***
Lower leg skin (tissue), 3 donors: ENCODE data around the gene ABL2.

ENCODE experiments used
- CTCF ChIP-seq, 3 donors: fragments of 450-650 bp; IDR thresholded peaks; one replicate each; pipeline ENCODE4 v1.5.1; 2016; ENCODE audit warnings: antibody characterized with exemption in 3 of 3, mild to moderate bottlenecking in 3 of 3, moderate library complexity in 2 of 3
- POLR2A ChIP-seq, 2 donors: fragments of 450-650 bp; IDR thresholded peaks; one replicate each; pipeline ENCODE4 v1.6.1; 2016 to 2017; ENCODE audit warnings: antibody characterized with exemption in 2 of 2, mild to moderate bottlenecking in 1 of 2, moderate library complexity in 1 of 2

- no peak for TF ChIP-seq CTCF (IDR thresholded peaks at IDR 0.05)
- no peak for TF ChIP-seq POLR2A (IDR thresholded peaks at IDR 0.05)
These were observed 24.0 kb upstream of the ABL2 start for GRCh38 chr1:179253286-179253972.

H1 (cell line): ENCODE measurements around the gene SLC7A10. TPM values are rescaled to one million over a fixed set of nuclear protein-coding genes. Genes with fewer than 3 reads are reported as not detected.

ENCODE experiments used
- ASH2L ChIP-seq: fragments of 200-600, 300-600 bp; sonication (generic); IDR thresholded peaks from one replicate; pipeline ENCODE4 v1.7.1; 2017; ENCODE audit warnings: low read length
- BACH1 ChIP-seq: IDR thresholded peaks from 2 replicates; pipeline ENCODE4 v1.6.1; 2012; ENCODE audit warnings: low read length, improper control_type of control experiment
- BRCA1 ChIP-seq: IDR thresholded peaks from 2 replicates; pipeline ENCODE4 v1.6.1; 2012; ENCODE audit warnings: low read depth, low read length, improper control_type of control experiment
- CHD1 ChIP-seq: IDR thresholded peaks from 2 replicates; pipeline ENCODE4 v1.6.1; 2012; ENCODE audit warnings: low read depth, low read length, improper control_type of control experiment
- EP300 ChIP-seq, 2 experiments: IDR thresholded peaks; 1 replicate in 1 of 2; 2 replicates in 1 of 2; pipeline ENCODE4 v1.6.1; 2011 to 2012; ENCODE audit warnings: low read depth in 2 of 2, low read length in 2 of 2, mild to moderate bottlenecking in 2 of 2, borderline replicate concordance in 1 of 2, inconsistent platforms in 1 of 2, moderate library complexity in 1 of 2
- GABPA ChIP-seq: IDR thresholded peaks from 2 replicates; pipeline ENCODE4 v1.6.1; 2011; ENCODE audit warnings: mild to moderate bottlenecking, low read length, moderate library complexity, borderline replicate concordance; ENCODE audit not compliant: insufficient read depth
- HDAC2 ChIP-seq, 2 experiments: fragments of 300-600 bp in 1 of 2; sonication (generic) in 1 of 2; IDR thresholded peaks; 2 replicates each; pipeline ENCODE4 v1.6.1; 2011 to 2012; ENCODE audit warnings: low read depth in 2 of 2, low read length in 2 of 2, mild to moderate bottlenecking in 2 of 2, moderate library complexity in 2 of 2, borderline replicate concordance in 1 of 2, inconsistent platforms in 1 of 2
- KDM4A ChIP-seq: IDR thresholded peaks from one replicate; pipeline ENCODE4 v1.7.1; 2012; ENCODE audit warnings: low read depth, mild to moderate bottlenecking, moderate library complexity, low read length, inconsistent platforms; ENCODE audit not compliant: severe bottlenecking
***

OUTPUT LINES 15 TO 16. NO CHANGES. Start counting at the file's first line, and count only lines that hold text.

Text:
- GABPA ChIP-seq: IDR thresholded peaks from 2 replicates; pipeline ENCODE4 v1.6.1; 2011; ENCODE audit warnings: mild to moderate bottlenecking, low read length, moderate library complexity, borderline replicate concordance; ENCODE audit not compliant: insufficient read depth
- HDAC2 ChIP-seq, 2 experiments: fragments of 300-600 bp in 1 of 2; sonication (generic) in 1 of 2; IDR thresholded peaks; 2 replicates each; pipeline ENCODE4 v1.6.1; 2011 to 2012; ENCODE audit warnings: low read depth in 2 of 2, low read length in 2 of 2, mild to moderate bottlenecking in 2 of 2, moderate library complexity in 2 of 2, borderline replicate concordance in 1 of 2, inconsistent platforms in 1 of 2